The Kings we Never Had (Part 2)

During the Wars of the Roses a seventeen-year-old known as Edward of Westminster was killed at the Battle of Tewkesbury. He is the only Prince of Wales to have been killed in battle. That’s really the only reason I include him, because he wasn’t that important; the line of succession was seen more as a guide than a rule during the Wars of the Roses, so being Prince of Wales didn’t mean as much as it now does.

With the death of Edward and his father (Henry VI), Edward IV became king for a second time (you see why  I find the Wars of the Roses tricky?) and on his death his son, Edward V, succeeded him, though he was never crowned.  I’m not quite sure whether he was a King or not, as he’s often referred to as one of the Princes in the Tower.  Having said that, as I claimed him as a King  in an earlier post I can’t have him here too.

However, I’m on firmer ground with Edward’s brother Richard of Shrewsbury, the Duke of York.  He was definitely never a  King. I’m not even going to start on the subject of the Princes in the Tower, as plenty of people have already covered ti,  but what if  Lambert Simnel or Perkin Warbeck really was Richard?

Lambert Simnel initially claimed to be Richard but then claimed to be Edward Plantagenet, 17th Earl of  Warwick. He was only 10 years old at the time. His rebellion was crushed at Stoke Field, just outside Newark, in the last battle of the War of the Roses.

Julia took part in a re-enactment at Stoke Field before we were married. I didn’t. In the end I was proved the better judge, as I wasn’t me who ended up limping for two weeks after being hit in the ankle by a mistimed arrow. Before you ask, it had a rubber tip but still left an impressive bruise.

Simnel’s position was somewhat weakened by the fact that Edward Plantagenet was still alive, though nobody seems to have mentioned this at the time. Recognising that he had been led astray by cynical adults, Henry VII employed him as a spit turner in the kitchen, and later as a falconer.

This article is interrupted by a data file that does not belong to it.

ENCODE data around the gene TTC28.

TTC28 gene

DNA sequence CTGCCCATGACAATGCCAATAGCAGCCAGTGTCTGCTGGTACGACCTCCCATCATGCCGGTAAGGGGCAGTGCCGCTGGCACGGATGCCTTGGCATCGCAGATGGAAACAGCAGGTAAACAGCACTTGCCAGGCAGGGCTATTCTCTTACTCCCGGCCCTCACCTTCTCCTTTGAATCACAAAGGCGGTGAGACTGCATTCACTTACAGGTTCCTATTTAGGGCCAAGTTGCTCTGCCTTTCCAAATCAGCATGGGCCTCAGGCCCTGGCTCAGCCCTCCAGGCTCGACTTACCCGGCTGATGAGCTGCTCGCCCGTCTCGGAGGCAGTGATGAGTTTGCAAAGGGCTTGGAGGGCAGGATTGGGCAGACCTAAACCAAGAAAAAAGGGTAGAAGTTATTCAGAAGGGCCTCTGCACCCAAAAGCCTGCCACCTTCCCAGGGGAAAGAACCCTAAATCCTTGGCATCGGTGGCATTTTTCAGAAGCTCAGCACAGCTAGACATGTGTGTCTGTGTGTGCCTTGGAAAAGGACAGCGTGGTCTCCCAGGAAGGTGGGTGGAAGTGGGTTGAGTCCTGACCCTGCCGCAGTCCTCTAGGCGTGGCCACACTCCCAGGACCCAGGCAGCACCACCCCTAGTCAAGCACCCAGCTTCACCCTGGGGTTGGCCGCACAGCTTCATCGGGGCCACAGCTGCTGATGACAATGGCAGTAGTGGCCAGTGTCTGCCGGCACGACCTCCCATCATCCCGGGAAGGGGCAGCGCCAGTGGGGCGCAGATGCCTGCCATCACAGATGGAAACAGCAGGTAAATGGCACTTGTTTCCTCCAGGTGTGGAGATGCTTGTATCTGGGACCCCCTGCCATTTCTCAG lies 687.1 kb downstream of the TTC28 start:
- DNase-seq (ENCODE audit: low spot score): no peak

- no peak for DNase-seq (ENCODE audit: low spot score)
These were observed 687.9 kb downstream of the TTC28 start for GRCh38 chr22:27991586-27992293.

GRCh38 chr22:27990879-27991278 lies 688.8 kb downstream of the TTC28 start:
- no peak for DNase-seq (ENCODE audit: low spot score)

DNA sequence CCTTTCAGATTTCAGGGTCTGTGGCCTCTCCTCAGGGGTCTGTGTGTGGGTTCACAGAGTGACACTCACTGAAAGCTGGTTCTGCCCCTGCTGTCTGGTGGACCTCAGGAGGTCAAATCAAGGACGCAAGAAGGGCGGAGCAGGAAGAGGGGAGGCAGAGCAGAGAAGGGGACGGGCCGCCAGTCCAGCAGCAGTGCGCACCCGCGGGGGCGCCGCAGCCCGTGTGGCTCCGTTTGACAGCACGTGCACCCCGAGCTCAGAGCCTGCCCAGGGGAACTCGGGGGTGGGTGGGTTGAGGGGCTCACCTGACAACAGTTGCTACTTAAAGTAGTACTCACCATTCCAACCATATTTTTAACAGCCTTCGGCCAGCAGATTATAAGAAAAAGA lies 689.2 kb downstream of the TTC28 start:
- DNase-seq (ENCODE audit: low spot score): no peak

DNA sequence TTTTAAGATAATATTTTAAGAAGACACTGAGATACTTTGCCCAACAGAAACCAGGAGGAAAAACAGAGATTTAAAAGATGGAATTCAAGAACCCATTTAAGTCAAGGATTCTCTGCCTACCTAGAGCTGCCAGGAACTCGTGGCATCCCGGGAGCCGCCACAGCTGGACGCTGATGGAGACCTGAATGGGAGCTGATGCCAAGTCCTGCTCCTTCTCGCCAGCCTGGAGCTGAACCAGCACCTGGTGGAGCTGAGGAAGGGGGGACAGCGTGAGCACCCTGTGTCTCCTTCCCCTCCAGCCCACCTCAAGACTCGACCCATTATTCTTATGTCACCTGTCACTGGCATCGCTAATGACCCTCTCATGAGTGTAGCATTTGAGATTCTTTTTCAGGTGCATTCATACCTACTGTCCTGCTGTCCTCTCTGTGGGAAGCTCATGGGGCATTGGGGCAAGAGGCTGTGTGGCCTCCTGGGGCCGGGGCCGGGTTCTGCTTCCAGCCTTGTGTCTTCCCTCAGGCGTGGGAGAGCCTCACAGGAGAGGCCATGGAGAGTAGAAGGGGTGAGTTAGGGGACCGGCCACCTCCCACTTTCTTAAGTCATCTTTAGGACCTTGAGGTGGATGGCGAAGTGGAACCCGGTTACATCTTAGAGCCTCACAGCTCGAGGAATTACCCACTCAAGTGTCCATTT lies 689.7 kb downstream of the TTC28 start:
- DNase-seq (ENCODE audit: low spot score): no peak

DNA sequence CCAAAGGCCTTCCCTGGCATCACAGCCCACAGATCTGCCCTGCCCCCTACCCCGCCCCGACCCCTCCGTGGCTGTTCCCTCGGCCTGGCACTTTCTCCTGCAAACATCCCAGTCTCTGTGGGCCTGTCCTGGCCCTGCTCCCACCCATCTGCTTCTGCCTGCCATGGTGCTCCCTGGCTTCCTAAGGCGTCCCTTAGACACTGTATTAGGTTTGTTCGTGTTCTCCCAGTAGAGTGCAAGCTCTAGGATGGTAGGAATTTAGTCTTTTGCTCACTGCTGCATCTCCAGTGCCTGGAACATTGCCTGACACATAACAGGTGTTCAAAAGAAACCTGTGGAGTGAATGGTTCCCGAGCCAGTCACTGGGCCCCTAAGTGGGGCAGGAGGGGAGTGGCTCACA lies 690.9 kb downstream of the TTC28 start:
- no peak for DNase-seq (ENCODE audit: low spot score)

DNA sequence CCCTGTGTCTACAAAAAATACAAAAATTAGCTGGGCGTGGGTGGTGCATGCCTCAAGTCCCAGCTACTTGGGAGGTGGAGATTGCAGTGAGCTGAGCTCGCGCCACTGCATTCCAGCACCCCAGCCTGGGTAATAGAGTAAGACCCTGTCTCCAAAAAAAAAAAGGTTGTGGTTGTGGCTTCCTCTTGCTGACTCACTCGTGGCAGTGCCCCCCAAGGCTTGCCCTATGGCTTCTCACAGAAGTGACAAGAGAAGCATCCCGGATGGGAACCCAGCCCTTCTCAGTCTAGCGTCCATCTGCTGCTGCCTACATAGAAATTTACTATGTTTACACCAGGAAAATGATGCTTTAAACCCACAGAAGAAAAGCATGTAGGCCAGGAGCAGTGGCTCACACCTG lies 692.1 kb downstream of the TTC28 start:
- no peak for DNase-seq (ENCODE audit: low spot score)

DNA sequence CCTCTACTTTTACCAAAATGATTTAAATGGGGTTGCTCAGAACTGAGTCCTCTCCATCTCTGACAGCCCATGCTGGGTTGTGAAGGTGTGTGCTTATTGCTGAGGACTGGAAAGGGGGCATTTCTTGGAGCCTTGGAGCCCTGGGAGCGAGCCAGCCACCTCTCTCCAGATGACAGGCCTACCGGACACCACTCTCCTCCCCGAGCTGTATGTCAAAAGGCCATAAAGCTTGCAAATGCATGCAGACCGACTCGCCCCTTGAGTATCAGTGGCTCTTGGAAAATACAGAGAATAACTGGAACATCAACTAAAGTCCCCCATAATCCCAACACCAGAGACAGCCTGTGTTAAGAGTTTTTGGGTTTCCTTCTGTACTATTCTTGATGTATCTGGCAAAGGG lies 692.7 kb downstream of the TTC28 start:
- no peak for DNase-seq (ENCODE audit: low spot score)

Perkin Warbeck claimed to be Prince Richard.  He facially resembled members of the family, and may even have been one of Edward IV’s illegitimate children according to some theories. He was recognised as Richard IV by Emperor, Maximilian of the HolyRoman Empire, and formed an alliance with James IV of Scotland. In many ways he was a much more serious threat than Simnel, though he was still treated well by Henry after his capture.

He tried to escape twice, the second time in the company of Edward Plantagenet (remember him?) They were executed in November 1499,  Warbeck by hanging and Edward Plantagenet, Earl of Warwick by beheading. These social distinctions were important.

Next, we have Prince Arthur. If he’d have lived we would have been spared endless quiz questions about the six wives of Henry VIII. Arthur was seen as the great hope of the Tudors, uniting the houses of York and Lancaster, and was named after the legendary King to make his family seem more ancient. At the age of 15 he was married to Catherine of Aragon. Yes, that one. Six months later he was dead.

Catherine was a great political match so, after consultation, the parents decided that rather than waste all the arrangements they had made, she should marry his brother Henry. This needed a Papal dispensation.

Later Henry would use her marriage to his brother to obtain an anullment. If Arthur had lived, or if Henry had married someone else…

Alternative history can be so interesting. Or pointless. Without the death of Arthur we might never have had a Church of England, and I might have been writing this in Latin.

One more for this section – Henry Fitzroy, Duke of Richmond and Somerset, illegitimate son  of Henry VIII.  Henry was happy to acknowledge him, as can be seen from the fact he made him a Duke, and used him as evidence that he could father a healthy boy. There were even rumours, at one time, that the measures he was taking to secure the succession could be used to allow Henry Fitzroy to take the throne.

I’d never heard of him until I started doing the research (which is one of the things I love about blogging), but he’s interesting, as are the possible consequeness – no Armada, no Mary Queen of Scots, no Union with Scotland…

To be continued…

 

 

 

22 thoughts on “The Kings we Never Had (Part 2)

  1. higgledypiggledymom

    You might (if you haven’t already) enjoy Josephine Tey’s: The Daughter of Time. Synopsis: “Modern” day detective recuperating and started researching Richard III and proving perhaps he wasn’t the murder of his nephews. I know I haven’t made it interesting, but it’s easy read, slim and fun-I read it in high school? college? and kept at it. Just an offer.

    Liked by 1 person

    Reply
  2. Pingback: Falling behind… | quercuscommunity

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